- the way the old boys called her out to protect their friend and colleague,
- the racist history of the nominee she opposed,
- the fact that they silenced her while she read a letter by the late Coretta Scott King.
Yet nothing about it frustrated me more than looking at the list of the senators who voted to silence her by a count of 49-43. The senator we used to call “moderate” and “reasonable,” “centrist” and a great representative of my former home state of Maine, was on that list of 49. Susan Collins was not the only woman to vote to silence her colleague, but it was her name that lit my fuse. If women won’t let women do their work, what chance do we have of getting men to let us do it?
You see, it was not too long ago that a female colleague silenced me by hijacking the end of a meeting.
The circumstances were less public, but the assumption that a different voice should take priority was identical. Surprised, I did not try to get the attention of the gathering again. Cable news was not waiting for me outside the Senate chamber, as was the case for Senator Warren, but friends expressed their annoyance at what had transpired. I later learned that she doubted my capacity to lead the group simply because I did not match her assumptions about leaders. I was not tall, or loud, or strong.
It’s true that I am neither loud nor tall.
It’s also true that it’s not the first time that while leading this ministry, designed to offer resources and community for women in ministry, I have been undercut by a female colleague who made a remark about my height or my voice. I expect that kind of nonsense from men; a (tall) male colleague once joked that I should stand on a chair to be seen in a room full of pastors at a denominational meeting. Did he intend to undercut what I planned to say, or was he just horsing around? It didn’t matter. In that case I had a reputation, and others listened. In this more recent case, I must admit, I had to ponder the meaning of what I had been told. Why do women apply a standard to each other drawn from a masculine model for leadership, a model of height and volume as the measure of power and strength?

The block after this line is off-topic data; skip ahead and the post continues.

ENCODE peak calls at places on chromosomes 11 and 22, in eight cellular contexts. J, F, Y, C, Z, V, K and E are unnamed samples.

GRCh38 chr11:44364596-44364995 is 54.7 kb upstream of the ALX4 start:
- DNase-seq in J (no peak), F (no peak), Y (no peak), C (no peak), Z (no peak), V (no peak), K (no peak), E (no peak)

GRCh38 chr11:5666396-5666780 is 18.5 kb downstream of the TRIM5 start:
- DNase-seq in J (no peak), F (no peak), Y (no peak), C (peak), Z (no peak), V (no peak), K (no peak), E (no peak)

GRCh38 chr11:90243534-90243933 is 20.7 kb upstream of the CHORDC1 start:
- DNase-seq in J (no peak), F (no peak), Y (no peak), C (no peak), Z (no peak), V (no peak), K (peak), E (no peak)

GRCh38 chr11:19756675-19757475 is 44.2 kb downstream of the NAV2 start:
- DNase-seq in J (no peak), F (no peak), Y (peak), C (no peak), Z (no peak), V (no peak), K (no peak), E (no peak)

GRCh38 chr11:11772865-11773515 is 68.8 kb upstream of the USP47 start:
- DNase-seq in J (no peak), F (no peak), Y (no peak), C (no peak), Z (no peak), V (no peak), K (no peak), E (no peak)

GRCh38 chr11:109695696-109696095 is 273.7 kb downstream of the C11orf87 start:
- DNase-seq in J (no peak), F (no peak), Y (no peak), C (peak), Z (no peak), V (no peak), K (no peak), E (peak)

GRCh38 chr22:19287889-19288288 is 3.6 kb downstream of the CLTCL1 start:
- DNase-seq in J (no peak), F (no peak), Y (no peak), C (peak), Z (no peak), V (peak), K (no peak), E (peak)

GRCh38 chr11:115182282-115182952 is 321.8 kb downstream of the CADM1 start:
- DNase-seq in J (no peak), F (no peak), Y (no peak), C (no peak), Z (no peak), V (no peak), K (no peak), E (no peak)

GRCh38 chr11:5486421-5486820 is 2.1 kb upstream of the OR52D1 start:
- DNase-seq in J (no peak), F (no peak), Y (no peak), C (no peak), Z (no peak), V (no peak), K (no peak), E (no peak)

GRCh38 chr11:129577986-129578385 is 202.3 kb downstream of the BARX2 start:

Sisters, we need to do better.
In a season when the world is in turmoil, and the church has struggles of its own, we have important work to do on behalf of Jesus Christ. We need to encourage, embolden, and inspire one another.
If I could, I would declare these our squad goals:
- to elicit leadership that is not modeled on the tropes of white, straight, cis patriarchy;
- to kindle more networks that highlight the effective and faithful work of women;
- to exhibit respect for voices and accents that may not sound like ours; for energy that may not be on the same wavelength as ours; for strength that may derive from patience, intellect, warmth, and perhaps particularly persistence.
I continue to ponder the negating description offered to me. Although an intended compliment followed on the opening salvo, it never had a chance of landing. You don’t lift a sister up by putting her down first.
And you might miss something important if you impose the power of your voice, or your vote, to end the conversation.
Martha Spong is the Executive Director of RevGalBlogPals, a writer, and a clergy coach. She stands 5′ tall, knits socks for anyone who asks for a pair, and is a verified ecclesiastical badass. Follow her on Twitter @marthaspong.
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